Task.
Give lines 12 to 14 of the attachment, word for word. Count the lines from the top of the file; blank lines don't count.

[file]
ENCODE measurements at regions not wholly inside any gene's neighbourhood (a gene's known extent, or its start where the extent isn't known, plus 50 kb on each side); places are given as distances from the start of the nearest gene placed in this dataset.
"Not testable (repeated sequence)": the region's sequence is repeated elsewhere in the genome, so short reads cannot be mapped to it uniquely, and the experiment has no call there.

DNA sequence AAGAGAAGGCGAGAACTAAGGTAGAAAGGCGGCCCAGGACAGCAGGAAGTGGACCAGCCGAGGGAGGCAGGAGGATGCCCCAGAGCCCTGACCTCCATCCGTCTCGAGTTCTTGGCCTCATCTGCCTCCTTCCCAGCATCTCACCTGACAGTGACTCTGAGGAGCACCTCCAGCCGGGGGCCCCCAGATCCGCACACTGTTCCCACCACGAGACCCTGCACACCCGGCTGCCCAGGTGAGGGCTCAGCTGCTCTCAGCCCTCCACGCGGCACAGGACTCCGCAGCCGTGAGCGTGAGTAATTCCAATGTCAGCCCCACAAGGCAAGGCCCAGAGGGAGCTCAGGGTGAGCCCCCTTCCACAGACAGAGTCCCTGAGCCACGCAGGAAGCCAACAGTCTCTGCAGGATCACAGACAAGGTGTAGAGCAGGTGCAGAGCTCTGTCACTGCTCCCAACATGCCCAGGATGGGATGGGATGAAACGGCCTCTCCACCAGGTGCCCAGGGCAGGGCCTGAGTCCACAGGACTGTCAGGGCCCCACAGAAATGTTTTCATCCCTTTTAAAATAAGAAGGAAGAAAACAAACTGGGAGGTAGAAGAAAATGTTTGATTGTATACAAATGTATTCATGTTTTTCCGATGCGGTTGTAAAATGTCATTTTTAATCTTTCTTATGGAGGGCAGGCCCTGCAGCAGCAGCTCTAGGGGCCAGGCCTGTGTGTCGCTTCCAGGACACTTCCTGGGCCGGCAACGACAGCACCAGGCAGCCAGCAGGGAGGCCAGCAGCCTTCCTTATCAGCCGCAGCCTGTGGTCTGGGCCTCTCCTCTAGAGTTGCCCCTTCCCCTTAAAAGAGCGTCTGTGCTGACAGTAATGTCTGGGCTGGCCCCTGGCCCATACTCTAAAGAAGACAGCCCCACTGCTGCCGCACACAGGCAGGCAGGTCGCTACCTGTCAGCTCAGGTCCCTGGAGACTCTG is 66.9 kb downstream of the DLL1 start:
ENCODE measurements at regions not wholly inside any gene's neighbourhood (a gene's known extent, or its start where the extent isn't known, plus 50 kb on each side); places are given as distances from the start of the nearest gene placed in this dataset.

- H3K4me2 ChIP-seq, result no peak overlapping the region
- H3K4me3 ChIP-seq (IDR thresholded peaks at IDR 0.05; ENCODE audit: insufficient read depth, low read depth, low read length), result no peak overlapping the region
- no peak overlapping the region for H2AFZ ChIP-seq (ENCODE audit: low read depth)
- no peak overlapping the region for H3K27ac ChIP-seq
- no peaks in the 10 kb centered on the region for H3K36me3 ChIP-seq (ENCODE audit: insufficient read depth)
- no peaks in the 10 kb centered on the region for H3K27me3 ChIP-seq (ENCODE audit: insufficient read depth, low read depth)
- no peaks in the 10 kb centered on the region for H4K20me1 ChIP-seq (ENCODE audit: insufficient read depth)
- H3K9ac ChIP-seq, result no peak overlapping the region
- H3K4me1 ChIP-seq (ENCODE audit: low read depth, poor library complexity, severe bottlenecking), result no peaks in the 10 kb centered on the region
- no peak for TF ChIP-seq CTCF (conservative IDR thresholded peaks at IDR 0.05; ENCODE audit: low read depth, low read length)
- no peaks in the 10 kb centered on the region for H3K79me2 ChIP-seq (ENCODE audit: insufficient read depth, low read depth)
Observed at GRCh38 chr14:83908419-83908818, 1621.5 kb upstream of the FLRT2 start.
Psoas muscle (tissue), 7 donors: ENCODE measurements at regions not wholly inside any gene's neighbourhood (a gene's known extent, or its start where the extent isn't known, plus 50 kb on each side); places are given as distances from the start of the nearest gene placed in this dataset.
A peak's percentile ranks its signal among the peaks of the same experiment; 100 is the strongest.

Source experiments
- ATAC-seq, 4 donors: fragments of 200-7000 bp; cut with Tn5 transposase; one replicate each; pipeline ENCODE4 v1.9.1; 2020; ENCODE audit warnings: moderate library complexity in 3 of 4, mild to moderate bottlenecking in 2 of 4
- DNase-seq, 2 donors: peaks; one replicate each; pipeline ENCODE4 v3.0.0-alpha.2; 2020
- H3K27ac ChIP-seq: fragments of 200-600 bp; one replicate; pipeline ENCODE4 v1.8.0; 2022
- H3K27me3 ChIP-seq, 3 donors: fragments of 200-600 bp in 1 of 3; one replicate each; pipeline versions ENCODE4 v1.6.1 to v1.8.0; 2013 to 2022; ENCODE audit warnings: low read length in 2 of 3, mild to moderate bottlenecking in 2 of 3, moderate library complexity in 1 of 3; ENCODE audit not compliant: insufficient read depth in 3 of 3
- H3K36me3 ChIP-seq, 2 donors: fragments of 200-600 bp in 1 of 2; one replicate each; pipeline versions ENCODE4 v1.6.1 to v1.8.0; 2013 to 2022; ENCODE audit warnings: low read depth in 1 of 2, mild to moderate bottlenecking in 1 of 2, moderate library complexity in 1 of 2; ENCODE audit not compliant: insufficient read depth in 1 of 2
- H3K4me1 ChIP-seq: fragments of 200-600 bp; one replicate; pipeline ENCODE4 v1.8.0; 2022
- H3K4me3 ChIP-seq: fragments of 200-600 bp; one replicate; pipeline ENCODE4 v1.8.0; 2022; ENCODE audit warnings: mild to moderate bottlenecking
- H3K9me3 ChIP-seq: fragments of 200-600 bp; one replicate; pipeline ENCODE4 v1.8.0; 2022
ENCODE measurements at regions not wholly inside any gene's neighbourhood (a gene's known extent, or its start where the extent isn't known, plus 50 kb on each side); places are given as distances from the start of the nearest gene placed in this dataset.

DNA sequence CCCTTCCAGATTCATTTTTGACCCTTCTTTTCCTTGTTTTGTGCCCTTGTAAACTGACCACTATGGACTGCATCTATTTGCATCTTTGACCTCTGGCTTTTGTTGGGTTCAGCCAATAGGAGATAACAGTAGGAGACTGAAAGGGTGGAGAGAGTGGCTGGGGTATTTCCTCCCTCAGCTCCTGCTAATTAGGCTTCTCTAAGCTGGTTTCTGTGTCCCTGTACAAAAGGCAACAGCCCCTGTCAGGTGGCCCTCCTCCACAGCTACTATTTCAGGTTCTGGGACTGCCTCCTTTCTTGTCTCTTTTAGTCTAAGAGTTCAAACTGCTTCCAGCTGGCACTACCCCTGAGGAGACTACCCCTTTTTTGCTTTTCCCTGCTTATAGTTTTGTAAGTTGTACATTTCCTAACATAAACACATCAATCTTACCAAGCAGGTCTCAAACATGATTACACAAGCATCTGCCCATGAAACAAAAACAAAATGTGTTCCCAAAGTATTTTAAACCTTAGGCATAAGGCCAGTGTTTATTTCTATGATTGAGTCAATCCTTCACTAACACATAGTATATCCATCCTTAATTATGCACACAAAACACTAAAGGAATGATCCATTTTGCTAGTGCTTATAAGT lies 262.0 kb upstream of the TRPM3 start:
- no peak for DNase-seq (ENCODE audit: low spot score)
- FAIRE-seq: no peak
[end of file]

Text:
- H3K9ac ChIP-seq, result no peak overlapping the region
- H3K4me1 ChIP-seq (ENCODE audit: low read depth, poor library complexity, severe bottlenecking), result no peaks in the 10 kb centered on the region
- no peak for TF ChIP-seq CTCF (conservative IDR thresholded peaks at IDR 0.05; ENCODE audit: low read depth, low read length)